Thursday, June 10, 2021

Ultra-Thin Imaging Optics Nature publishes a paper "An optic to replace space and its application towards ultra-thin imaging systems" by Orad Reshef, Michael P. DelMastro, Katherine K. M. Bearne, Ali H. Alhulaymi, Lambert Giner, Robert W. Boyd, and Jeff S. Lundeen from University of Ottawa.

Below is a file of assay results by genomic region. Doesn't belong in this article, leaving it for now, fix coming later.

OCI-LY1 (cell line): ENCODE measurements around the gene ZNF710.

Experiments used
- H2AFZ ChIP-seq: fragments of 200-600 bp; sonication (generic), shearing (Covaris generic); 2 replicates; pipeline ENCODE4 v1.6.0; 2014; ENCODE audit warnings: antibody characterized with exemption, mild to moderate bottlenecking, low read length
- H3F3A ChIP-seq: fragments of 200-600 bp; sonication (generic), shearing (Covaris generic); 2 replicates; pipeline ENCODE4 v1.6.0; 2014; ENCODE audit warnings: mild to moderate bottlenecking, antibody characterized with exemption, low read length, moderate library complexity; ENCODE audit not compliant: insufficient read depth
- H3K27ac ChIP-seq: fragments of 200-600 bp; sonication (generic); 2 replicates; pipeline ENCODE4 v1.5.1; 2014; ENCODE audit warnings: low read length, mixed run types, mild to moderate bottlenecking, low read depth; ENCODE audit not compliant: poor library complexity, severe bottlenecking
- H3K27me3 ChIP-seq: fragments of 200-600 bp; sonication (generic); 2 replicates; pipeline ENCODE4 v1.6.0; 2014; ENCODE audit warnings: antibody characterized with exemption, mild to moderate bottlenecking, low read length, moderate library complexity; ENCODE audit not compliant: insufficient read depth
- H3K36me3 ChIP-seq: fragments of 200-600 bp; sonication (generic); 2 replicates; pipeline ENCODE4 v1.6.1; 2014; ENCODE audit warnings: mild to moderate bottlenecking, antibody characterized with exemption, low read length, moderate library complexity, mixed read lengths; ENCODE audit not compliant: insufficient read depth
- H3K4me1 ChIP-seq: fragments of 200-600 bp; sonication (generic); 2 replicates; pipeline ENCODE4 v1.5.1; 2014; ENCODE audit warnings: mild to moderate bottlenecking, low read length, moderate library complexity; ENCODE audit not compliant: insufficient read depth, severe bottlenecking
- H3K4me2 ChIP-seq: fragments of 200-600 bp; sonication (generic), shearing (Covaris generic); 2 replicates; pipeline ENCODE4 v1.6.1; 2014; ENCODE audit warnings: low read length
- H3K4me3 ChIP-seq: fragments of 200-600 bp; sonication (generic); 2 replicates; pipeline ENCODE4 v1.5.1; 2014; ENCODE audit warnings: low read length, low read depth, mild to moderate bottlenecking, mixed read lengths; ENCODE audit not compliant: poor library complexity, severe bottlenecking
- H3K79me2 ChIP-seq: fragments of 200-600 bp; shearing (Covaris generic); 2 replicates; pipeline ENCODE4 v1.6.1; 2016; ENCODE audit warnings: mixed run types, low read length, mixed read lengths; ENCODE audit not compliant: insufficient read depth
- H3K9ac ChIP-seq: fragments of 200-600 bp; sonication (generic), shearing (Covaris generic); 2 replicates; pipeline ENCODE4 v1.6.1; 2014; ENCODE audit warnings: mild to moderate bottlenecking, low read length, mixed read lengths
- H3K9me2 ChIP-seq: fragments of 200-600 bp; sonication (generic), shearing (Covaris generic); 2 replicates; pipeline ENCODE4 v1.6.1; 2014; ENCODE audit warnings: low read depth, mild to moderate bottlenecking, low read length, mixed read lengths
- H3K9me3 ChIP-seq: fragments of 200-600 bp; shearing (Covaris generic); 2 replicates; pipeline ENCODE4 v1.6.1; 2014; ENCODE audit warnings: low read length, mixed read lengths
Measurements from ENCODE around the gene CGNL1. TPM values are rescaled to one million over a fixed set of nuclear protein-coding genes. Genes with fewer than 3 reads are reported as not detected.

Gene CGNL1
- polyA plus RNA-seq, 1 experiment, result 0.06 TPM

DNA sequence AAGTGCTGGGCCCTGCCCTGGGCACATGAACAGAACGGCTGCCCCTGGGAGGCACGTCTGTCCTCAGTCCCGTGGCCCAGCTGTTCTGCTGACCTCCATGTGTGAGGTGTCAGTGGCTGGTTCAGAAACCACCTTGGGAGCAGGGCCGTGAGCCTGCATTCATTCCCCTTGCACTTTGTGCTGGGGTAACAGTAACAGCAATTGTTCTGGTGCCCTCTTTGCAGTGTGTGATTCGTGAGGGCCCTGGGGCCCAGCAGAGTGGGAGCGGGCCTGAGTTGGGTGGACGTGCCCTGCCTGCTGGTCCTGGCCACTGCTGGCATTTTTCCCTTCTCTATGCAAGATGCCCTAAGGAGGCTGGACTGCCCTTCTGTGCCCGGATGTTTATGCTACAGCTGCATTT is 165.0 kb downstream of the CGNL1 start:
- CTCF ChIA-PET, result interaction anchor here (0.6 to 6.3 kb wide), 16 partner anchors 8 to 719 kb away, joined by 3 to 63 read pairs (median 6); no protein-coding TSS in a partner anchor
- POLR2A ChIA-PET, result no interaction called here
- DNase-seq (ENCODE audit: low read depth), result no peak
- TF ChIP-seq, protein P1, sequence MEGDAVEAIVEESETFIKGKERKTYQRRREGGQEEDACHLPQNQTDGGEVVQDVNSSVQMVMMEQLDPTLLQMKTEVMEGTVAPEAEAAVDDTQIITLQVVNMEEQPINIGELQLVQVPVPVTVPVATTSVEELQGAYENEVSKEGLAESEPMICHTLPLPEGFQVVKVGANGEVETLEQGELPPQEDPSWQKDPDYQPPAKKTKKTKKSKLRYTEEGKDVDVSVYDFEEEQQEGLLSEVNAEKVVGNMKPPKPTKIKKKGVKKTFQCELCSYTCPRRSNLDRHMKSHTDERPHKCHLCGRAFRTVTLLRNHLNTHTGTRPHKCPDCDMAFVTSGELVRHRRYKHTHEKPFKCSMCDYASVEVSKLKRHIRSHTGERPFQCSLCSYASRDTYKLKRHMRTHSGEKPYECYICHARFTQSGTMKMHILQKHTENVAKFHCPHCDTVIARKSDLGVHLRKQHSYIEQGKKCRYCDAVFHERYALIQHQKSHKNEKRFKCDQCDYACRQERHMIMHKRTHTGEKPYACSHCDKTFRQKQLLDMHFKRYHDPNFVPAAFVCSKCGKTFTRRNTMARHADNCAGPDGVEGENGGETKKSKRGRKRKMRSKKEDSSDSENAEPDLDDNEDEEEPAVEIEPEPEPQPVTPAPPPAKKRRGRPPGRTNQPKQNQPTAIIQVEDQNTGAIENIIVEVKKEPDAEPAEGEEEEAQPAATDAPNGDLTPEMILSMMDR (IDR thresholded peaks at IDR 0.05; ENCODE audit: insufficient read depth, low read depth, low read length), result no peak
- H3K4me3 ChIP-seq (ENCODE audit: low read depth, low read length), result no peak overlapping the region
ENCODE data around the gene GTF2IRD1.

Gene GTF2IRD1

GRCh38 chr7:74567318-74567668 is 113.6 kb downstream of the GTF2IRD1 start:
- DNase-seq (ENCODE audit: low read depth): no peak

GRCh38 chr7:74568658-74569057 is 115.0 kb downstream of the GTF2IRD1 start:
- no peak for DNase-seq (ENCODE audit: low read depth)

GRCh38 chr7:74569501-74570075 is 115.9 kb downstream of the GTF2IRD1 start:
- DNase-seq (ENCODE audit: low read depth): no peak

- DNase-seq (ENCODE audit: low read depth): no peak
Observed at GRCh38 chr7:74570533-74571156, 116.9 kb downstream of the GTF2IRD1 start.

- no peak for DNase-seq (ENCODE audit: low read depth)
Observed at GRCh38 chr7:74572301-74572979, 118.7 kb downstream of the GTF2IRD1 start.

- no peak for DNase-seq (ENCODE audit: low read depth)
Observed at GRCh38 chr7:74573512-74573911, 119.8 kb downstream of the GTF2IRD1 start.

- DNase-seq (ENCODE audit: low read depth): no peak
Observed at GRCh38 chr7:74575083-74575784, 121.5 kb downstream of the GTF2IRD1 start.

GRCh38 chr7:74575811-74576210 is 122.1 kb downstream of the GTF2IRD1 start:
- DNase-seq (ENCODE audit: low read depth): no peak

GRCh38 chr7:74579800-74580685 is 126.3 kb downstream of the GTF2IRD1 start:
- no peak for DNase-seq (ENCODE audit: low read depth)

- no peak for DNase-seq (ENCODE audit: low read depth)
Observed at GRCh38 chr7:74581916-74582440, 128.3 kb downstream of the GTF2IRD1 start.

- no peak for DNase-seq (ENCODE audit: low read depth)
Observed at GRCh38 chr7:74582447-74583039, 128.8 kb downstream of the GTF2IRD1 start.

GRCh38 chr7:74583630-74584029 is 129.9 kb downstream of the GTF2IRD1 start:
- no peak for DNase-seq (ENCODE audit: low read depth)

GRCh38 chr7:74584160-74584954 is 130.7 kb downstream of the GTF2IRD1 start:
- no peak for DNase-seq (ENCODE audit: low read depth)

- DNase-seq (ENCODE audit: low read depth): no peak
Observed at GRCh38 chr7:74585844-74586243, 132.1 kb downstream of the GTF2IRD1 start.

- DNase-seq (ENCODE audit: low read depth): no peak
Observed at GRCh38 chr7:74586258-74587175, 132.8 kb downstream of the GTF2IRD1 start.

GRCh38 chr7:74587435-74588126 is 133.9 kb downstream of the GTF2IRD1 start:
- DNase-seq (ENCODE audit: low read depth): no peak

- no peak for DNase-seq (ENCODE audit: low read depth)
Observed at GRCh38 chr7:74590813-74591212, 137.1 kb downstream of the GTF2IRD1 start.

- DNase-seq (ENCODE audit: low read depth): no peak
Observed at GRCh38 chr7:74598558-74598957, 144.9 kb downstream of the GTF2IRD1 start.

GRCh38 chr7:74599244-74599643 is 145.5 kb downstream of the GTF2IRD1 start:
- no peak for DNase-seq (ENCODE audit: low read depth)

"Centuries of effort to improve imaging has focused on perfecting and combining lenses to obtain better optical performance and new functionalities. The arrival of nanotechnology has brought to this effort engineered surfaces called metalenses, which promise to make imaging devices more compact. However, unaddressed by this promise is the space between the lenses, which is crucial for image formation but takes up by far the most room in imaging systems. Here, we address this issue by presenting the concept of and experimentally demonstrating an optical ‘spaceplate’, an optic that effectively propagates light for a distance that can be considerably longer than the plate thickness. Such an optic would shrink future imaging systems, opening the possibility for ultra-thin monolithic cameras. More broadly, a spaceplate can be applied to miniaturize important devices that implicitly manipulate the spatial profile of light, for example, solar concentrators, collimators for light sources, integrated optical components, and spectrometers."

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